# How to quickly find the column index of the last non-zero element in all rows in a sparse matrix?

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Benson Gou on 19 Mar 2020
Edited: Ameer Hamza on 22 Mar 2020
Hi, All,
I have a big sparse matrix A. I want to find out the column index of the Last non-zero element in all rows from the end. Here is my code:
reorderRow = [];
for jRow = 1 : length(A(:,1))
eee = find(A(jRow,:),1,'last');
reorderRow = [reorderRow eee];
end
For example, I have matrix A = [2 0 0;0 5 0;0 0 1;0 3 0;-1 0 -4]. My code gives the following result:
reorderRow = [1 2 3 2 3];
I am wondering if it is possible to obtain reorderRow without iterations. Thanks a lot.
Benson

BobH on 19 Mar 2020
Edited: BobH on 19 Mar 2020
reorderRow = arrayfun(@(X) find(A(X,:),1,'last'), 1:size(A,1))
reorderRow =
1 2 3 2 3
BobH on 19 Mar 2020

John D'Errico on 19 Mar 2020
Edited: John D'Errico on 19 Mar 2020
It is important that if your matrix is sparse, that we use sparse matrix examples to test anything out.
Regardless, I would always do a comparison of other methods to a direct find. For example...
A = sprand(10000,10000,.0005);
So, on average, 5 elements per row. If some rows have no non-zeros, then this will return zero as the index of the last element.
tic
[ir,ic] = find(A);
maxcolind = accumarray(ir,ic,[10000,1],@max);
toc
Elapsed time is 0.026327 seconds.
This will not fail, even if some rows are empty of non-zeros.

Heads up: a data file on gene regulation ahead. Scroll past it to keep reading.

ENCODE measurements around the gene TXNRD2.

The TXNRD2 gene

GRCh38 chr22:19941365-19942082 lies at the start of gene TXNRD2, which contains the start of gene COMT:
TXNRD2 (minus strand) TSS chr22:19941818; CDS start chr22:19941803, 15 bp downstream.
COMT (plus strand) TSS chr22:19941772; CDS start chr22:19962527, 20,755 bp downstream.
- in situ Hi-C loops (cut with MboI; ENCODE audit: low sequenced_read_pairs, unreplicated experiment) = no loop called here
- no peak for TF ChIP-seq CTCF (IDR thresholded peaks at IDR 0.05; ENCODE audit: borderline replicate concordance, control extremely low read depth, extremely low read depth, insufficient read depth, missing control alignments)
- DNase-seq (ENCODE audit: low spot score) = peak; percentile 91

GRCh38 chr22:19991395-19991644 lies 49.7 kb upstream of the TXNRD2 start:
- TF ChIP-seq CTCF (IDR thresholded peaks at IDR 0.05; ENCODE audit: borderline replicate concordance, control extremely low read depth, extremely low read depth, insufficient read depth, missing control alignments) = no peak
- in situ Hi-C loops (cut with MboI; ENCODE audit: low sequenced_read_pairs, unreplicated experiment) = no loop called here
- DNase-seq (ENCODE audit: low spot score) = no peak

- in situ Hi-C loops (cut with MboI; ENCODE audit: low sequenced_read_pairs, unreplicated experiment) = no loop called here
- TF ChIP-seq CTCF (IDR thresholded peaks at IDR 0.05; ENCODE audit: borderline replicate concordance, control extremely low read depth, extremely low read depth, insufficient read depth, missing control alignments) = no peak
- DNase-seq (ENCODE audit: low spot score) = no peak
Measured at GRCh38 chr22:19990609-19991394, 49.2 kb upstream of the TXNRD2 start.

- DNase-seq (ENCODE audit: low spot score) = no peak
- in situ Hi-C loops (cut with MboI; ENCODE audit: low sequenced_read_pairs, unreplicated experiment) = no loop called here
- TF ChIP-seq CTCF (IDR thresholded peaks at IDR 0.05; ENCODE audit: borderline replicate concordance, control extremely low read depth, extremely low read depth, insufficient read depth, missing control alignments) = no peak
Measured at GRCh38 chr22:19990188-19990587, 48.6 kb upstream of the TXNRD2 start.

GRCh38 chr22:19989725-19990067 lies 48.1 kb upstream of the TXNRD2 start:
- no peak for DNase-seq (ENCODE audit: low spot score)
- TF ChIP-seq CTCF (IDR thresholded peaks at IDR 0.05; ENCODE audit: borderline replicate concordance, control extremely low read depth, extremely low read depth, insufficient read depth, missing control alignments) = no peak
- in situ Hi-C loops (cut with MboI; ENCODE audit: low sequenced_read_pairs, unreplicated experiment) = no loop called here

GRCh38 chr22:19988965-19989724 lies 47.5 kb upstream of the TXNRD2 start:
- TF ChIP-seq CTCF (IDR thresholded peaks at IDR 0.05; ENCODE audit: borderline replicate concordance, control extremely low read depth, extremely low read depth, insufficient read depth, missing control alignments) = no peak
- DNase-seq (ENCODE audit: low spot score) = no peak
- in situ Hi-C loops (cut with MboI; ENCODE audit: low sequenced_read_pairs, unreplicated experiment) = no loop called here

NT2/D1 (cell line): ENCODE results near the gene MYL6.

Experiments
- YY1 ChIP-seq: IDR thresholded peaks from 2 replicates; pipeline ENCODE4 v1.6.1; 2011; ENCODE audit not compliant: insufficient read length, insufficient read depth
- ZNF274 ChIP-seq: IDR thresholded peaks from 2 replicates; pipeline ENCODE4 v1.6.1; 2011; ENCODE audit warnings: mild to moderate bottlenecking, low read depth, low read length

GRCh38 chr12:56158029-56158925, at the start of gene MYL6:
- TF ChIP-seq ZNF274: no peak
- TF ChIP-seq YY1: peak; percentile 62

sum(maxcolind == 0)
ans =
59
The random example I created had 59 rows that were entirely zero.
If you want to find the array reorderRow as you asked for, then just do this:
r = find(maxcolind);
reorderRow = [r,maxcolind(r)];
Benson Gou on 19 Mar 2020
Dear John,
Thanks a lot. Your code took 0.002112 s for a sparse matrix 974 x 632. It works well.
Benson

James Tursa on 19 Mar 2020
Edited: James Tursa on 19 Mar 2020
You can use a mex routine for this and avoid all temporary data copies. E.g., a direct approach:
/* File: find_last_nz.c
*
* C = find_last_nz(S)
*
* Finds column number of last non-zero element in each row of sparse matrix
* S = sparse matrix (double or logical)
* C = full column vector containing the columns numbers for each row
*
* Programmer: James Tursa
*/
/* Includes ----------------------------------------------------------- */
#include "mex.h"
/* Gateway ------------------------------------------------------------ */
void mexFunction(int nlhs, mxArray *plhs[], int nrhs, const mxArray *prhs[])
{
double *Cpr;
mwIndex *Ir, *Jc;
size_t i, j, imax, m, n;
if( nlhs > 1 ) {
mexErrMsgTxt("Too many outputs.");
}
if( nrhs != 1 || !mxIsSparse(prhs) ) {
mexErrMsgTxt("Need exactly one sparse input.");
}
Ir = mxGetIr(prhs);
Jc = mxGetJc(prhs);
m = mxGetM(prhs);
n = mxGetN(prhs);
plhs = mxCreateDoubleMatrix(m,1,mxREAL);
Cpr = (double *) mxGetData(plhs);
for( j=0; j<n; j++ ) {
imax = Jc[j+1] - Jc[j];
for( i=0; i<imax; i++ ) {
Cpr[*Ir++] = j+1;
}
}
}
And a sample run:
>> mex find_last_nz.c
Building with 'Microsoft Windows SDK 7.1 (C)'.
MEX completed successfully.
>> A = rand(10).*(rand(10)<.2)